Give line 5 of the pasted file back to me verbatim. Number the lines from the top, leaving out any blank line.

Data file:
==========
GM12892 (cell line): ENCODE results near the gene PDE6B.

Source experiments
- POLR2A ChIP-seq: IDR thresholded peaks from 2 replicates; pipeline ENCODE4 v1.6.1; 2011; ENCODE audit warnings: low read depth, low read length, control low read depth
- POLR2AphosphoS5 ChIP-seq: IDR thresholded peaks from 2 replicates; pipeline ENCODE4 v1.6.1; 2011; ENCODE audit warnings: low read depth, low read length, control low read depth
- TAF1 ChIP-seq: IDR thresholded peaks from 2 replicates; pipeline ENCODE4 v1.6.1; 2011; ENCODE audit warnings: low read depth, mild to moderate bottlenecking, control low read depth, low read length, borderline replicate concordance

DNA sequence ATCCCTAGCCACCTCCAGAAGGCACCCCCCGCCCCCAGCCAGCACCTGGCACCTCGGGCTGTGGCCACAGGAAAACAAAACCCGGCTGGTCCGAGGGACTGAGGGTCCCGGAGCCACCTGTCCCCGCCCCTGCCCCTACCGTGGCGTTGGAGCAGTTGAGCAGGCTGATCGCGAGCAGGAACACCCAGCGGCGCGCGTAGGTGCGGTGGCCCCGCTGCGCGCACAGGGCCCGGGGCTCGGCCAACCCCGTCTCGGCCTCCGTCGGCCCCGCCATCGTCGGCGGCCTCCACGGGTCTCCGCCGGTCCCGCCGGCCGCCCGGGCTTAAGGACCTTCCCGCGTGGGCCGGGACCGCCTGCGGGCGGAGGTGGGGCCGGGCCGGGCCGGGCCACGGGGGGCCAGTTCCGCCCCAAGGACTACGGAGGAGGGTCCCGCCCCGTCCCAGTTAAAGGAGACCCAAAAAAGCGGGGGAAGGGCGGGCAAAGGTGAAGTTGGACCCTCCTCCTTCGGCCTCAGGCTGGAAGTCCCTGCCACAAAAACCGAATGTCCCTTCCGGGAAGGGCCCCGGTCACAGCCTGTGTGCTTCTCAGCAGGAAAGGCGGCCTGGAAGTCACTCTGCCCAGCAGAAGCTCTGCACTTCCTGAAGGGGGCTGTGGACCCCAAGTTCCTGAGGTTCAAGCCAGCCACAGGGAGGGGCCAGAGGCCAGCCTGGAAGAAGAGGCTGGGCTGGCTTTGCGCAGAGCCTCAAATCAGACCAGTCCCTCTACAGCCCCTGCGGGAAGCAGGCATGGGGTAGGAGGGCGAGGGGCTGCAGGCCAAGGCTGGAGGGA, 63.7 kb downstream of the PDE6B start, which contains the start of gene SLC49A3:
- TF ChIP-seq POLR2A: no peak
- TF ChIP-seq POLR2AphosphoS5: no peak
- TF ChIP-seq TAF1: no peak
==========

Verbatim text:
- TAF1 ChIP-seq: IDR thresholded peaks from 2 replicates; pipeline ENCODE4 v1.6.1; 2011; ENCODE audit warnings: low read depth, mild to moderate bottlenecking, control low read depth, low read length, borderline replicate concordance